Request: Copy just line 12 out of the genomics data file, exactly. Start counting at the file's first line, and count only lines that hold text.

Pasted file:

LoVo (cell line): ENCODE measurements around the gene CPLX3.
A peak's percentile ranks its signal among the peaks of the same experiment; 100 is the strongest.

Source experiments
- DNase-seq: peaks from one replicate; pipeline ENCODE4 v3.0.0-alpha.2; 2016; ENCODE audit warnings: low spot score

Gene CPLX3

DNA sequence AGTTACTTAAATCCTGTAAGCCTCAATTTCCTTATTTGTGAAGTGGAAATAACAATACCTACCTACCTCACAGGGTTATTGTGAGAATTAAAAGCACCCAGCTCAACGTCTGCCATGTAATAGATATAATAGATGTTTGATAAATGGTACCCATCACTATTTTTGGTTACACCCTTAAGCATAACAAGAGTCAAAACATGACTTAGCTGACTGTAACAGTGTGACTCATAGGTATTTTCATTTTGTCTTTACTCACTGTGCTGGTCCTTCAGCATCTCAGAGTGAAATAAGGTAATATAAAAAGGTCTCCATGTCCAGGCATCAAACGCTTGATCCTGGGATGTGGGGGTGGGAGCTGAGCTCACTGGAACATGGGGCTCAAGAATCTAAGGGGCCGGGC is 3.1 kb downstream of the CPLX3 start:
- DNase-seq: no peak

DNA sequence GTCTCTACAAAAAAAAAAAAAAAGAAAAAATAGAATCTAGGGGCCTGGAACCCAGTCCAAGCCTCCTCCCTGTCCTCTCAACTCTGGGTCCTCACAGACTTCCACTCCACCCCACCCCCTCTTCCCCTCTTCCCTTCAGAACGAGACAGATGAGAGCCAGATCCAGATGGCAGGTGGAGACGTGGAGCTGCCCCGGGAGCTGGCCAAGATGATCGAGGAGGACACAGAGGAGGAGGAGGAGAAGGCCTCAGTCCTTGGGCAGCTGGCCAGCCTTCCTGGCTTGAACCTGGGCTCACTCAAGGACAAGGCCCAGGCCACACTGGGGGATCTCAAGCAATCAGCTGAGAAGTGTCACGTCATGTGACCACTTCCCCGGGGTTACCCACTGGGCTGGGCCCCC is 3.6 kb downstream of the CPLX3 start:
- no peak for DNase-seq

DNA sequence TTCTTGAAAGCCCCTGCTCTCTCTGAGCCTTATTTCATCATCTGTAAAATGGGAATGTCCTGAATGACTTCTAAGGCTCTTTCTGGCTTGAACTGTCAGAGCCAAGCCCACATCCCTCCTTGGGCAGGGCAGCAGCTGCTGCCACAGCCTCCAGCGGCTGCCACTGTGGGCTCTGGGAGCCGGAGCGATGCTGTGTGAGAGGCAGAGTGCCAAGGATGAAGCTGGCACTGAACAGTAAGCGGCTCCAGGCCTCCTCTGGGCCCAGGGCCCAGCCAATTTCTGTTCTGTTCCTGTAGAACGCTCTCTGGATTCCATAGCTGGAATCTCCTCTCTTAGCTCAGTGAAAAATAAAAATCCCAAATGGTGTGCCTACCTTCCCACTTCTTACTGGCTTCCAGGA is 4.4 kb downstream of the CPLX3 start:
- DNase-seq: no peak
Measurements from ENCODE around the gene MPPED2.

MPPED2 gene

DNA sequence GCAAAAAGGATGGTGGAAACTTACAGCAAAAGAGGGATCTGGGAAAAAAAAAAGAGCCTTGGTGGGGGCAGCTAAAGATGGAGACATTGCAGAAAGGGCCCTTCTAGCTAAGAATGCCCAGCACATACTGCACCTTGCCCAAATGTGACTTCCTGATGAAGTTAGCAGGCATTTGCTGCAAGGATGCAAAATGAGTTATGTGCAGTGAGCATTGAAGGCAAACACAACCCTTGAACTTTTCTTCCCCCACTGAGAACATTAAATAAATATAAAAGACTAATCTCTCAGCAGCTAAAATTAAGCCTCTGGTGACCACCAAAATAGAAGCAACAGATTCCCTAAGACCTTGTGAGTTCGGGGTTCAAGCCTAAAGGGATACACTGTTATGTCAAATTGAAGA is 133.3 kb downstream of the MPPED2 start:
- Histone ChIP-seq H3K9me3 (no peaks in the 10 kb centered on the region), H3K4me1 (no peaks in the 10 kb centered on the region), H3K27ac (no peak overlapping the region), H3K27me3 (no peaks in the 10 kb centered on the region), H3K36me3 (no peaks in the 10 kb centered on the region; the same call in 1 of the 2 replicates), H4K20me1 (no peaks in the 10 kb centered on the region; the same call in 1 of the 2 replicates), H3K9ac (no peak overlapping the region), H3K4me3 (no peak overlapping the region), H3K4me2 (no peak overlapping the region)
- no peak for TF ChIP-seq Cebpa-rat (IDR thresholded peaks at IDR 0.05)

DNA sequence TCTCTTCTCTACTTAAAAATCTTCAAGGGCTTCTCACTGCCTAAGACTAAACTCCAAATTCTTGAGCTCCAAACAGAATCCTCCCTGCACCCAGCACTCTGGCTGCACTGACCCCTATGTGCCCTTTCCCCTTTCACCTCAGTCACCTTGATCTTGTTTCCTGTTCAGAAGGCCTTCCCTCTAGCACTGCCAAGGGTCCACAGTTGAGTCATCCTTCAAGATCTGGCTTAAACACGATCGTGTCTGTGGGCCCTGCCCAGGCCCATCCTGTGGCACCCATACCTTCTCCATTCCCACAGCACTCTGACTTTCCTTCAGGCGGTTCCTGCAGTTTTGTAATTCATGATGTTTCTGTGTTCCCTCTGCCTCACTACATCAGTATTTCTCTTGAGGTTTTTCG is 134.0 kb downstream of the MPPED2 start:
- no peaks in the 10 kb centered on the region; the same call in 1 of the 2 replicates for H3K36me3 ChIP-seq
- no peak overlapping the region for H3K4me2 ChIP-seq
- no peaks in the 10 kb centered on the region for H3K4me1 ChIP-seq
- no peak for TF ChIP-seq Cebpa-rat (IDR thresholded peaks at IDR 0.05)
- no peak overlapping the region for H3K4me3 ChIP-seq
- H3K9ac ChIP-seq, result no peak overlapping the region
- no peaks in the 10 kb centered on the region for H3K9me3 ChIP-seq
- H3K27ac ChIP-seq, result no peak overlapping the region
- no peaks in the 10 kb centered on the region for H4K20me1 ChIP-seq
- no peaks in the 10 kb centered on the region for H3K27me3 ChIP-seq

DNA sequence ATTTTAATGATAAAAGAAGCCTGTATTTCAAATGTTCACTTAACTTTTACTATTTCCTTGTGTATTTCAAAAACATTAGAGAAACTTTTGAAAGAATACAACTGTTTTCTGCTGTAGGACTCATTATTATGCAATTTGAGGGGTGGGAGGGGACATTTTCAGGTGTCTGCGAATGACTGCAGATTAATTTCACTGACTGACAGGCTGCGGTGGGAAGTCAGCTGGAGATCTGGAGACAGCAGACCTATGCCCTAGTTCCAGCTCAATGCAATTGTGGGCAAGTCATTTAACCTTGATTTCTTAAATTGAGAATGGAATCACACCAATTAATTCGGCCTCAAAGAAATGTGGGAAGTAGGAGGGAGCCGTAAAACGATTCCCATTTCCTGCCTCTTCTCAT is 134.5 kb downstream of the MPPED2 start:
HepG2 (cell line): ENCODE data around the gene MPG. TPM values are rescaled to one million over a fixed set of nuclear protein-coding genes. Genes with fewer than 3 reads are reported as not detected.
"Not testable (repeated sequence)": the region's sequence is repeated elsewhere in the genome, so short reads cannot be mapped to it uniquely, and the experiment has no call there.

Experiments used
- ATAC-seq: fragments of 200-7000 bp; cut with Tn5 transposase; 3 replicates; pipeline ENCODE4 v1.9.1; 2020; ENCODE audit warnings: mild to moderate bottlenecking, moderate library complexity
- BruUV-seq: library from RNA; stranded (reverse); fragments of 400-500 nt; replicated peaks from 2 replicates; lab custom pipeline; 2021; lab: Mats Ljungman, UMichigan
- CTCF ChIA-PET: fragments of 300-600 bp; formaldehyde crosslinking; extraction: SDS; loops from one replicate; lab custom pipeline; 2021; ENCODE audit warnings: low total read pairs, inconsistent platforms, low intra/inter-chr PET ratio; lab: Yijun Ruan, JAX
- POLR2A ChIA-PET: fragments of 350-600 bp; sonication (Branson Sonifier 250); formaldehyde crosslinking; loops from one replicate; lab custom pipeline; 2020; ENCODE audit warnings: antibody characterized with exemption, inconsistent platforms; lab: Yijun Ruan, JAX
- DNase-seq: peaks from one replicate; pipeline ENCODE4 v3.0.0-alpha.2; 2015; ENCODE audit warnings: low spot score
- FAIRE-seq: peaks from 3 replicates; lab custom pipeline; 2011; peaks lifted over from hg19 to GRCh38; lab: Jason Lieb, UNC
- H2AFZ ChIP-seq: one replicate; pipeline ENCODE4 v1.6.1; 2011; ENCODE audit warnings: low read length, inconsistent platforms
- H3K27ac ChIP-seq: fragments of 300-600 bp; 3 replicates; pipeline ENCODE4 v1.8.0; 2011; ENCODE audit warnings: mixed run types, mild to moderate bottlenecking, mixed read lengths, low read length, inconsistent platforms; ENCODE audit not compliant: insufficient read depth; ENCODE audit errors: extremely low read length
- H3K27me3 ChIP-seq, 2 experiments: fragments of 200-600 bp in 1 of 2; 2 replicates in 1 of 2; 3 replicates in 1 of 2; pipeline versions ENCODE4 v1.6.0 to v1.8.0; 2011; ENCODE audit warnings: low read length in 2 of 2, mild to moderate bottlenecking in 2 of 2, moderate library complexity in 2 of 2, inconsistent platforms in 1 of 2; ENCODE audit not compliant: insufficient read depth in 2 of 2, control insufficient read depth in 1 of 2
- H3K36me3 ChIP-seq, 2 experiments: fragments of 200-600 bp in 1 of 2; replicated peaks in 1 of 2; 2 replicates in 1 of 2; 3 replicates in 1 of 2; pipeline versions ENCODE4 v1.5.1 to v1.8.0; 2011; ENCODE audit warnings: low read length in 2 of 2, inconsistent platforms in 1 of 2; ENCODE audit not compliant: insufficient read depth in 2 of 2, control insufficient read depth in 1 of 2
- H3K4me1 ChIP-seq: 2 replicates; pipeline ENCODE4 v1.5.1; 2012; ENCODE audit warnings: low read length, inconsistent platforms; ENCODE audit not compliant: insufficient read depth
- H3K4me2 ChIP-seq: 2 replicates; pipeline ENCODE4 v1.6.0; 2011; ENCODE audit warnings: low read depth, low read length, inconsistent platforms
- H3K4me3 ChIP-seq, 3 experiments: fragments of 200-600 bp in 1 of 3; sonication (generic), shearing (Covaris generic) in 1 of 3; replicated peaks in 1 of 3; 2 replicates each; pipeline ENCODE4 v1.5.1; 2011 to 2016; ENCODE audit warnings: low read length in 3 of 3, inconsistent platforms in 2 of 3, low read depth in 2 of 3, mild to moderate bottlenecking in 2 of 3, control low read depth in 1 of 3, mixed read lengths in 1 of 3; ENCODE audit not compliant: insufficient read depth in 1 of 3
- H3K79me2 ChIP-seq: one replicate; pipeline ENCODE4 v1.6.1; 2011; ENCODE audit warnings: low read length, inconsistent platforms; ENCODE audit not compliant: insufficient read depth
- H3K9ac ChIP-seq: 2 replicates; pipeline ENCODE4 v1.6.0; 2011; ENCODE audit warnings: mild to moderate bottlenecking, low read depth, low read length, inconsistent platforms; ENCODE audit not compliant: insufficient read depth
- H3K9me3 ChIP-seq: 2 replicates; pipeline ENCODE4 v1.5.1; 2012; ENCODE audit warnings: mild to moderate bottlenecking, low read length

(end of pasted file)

Measurements from ENCODE around the gene MPPED2.